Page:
Susta inable Farming
Our goal is for our farm to be as sustainable as possible. We are not there yet, but we hope to achieve a little more each year. The ideal, to me, would be for us to have no outside inputs on our farm. This may never happen, but I can always hope. Starting a farm takes time and inputs. First, land is essential. Proper management of the land is the second and most important part of being sustainable. If the land isn't managed properly the whole farm will fail.
Since our poultry are raised on grass, rotational grazing is very important. This management practice allows us to have lower feed and vet inputs. The birds eat the grass, and while they move around they deposit their manure to feed the grass. When the grass is a certain height we move the birds to new, fresh grass. The previous spot gets the rest it needs and the grass can grow. This practice also breaks the life cycle of parasites and diseases that would otherwise infect the birds. This eliminates the need to deworm the birds and keeps them from getting sick.
We also have other animals on the farm that help us with our management. We have goats, one pig, dogs, and horses. The horses and goats are another element in our rotational grazing. Grazing multiple species on the same land further reduces parasite and disease loads as none of these species share the same parasites or diseases. The dogs provide an essentail role as gaurdians. Poultry are such an easy target for predators. Neighbors dogs, stray dogs, coyotes, skunks, hawks, owls, raccoons, snakes, rats, the list just keeps on going. All of these can wipe out either the entire flock or a days worth of eggs or newly hatched chicks in no time. Our dogs keep our flock safe from all of these predators. The dogs in return are fed the eggs that get cracked or are too dirty to sell. It would not be possible for us to have our poultry if we did not have our dogs.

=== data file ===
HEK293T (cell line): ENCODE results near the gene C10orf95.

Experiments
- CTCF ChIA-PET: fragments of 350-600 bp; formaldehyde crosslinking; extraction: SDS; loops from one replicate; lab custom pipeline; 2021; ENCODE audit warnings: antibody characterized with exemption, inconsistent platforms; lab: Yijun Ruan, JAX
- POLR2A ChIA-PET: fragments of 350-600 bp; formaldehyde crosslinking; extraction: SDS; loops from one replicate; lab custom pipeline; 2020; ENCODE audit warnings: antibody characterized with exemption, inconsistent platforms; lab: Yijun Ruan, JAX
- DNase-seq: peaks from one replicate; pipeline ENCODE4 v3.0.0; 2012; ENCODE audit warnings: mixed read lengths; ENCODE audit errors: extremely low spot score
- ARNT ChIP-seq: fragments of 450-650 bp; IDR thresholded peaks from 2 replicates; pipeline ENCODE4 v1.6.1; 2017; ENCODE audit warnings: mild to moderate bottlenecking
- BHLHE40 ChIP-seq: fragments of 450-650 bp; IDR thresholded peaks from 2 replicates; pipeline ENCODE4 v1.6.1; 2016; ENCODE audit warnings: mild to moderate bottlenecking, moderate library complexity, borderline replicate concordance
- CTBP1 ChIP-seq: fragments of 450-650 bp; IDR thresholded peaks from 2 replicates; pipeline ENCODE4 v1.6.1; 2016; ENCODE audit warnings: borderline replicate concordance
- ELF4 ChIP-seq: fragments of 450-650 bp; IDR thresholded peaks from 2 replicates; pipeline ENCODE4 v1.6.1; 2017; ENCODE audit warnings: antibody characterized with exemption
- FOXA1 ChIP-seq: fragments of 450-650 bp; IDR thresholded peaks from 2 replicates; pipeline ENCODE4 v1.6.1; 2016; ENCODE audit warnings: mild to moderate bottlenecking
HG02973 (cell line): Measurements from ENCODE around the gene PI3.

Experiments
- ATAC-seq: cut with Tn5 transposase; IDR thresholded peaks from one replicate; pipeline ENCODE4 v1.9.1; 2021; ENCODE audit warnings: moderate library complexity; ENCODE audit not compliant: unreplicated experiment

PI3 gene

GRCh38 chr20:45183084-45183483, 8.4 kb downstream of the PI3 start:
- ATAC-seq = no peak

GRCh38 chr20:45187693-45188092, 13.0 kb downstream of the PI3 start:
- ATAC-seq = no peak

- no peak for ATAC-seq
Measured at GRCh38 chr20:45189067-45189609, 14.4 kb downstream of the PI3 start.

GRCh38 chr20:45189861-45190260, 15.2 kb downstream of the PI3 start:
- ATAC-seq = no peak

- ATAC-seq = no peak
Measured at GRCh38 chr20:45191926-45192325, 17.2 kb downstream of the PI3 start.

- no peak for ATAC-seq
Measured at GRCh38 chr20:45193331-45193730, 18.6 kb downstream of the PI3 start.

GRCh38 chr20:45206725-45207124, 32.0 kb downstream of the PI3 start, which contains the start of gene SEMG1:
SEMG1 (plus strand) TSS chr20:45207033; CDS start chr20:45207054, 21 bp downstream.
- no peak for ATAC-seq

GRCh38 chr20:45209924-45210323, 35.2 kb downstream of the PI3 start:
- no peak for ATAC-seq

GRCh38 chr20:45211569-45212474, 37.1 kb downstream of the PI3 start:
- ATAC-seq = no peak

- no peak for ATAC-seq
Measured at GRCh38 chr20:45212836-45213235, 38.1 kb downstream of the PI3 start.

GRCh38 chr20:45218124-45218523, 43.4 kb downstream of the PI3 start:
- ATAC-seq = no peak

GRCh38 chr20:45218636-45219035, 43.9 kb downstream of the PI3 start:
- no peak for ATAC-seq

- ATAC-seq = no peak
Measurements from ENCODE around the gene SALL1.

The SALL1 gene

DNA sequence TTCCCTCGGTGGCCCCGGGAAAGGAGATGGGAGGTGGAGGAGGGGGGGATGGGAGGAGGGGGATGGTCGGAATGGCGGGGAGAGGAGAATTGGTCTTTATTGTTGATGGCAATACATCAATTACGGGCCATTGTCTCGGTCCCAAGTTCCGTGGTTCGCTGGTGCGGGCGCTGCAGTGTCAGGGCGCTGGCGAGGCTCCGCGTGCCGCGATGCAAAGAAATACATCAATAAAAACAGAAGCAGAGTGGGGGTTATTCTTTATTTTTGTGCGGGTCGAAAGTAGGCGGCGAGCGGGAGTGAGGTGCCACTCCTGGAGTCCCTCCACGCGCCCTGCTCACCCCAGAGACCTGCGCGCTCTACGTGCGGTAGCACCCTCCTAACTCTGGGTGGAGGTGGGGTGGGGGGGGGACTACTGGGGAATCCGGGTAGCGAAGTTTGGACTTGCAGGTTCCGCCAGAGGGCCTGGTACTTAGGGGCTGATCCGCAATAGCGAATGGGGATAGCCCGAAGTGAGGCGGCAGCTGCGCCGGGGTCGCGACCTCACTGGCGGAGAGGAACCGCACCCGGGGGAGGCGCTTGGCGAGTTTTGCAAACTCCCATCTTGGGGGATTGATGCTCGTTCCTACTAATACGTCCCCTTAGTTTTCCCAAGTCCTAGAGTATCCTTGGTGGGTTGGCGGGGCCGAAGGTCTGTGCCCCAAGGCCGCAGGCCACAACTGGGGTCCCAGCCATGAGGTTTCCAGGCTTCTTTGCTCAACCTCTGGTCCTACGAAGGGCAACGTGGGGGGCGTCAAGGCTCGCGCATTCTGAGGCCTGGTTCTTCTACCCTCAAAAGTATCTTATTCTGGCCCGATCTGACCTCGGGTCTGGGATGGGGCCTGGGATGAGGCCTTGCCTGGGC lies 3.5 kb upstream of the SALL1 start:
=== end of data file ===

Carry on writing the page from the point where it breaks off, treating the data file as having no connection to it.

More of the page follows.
Even our garden benefits from all of the animals that live on our farm. The horse and goats provide essential manure that is turned into compost. In our area, gardening would not be possible without the compost that is made from their manure. The garden also benefits from the protection that the dogs provide. Deer and rabbits do not come near the garden. In the winter the chickens and ducks pick out the overwintering bugs from the garden beds and help fertilize the soil. Eventually, my goal is to grow the grains needed to supplement the birds diet and make our farm almost entirely sustainable.